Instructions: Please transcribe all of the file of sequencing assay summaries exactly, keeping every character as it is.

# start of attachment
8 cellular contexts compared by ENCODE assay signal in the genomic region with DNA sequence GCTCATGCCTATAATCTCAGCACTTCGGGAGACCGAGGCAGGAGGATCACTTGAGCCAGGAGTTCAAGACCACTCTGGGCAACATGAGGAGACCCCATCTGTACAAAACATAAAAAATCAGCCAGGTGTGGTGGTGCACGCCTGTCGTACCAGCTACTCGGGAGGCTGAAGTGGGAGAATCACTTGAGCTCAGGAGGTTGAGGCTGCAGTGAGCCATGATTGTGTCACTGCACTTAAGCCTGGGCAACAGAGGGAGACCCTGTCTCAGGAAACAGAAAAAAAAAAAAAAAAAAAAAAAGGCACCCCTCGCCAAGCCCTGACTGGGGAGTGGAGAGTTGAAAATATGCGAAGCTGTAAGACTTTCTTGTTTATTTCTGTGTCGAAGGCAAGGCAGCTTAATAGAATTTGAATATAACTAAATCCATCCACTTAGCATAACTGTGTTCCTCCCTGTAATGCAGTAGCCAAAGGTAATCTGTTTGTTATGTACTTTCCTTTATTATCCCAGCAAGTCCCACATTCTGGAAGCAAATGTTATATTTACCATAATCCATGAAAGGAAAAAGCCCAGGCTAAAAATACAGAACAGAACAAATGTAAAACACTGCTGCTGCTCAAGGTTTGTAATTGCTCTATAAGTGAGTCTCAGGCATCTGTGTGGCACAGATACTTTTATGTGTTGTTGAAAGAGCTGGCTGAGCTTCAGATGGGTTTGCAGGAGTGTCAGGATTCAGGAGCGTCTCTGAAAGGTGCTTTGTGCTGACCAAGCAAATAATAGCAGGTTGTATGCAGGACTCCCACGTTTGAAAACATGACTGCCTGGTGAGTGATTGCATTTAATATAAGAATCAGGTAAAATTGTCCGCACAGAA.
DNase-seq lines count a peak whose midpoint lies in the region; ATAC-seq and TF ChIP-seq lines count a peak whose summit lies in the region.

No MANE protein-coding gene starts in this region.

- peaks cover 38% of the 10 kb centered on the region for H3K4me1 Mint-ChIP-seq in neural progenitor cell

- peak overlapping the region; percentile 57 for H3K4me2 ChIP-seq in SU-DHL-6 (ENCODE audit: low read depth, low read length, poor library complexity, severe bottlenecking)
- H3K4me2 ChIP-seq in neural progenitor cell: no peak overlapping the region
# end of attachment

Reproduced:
8 cellular contexts compared by ENCODE assay signal in the genomic region with DNA sequence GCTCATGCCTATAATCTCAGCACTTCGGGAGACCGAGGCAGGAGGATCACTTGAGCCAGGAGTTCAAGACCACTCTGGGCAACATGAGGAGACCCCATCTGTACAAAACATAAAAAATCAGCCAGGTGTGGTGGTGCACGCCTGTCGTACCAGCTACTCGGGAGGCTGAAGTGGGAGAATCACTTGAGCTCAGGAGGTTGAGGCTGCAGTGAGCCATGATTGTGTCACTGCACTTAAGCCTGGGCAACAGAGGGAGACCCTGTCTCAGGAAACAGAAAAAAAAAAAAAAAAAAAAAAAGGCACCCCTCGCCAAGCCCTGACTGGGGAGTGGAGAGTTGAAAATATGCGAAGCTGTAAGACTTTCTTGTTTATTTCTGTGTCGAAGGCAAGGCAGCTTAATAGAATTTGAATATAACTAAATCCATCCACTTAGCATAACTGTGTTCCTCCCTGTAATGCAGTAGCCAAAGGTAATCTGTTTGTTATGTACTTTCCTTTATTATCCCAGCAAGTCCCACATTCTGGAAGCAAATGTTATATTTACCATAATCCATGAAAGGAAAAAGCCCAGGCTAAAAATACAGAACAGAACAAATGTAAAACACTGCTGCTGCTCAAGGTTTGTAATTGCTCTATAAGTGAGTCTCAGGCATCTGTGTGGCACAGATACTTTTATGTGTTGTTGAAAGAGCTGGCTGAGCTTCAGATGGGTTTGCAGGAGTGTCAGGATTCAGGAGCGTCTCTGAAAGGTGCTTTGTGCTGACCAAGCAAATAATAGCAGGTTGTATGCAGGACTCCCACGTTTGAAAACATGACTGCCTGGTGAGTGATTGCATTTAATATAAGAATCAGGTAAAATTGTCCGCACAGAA.
DNase-seq lines count a peak whose midpoint lies in the region; ATAC-seq and TF ChIP-seq lines count a peak whose summit lies in the region.

No MANE protein-coding gene starts in this region.

- peaks cover 38% of the 10 kb centered on the region for H3K4me1 Mint-ChIP-seq in neural progenitor cell

- peak overlapping the region; percentile 57 for H3K4me2 ChIP-seq in SU-DHL-6 (ENCODE audit: low read depth, low read length, poor library complexity, severe bottlenecking)
- H3K4me2 ChIP-seq in neural progenitor cell: no peak overlapping the region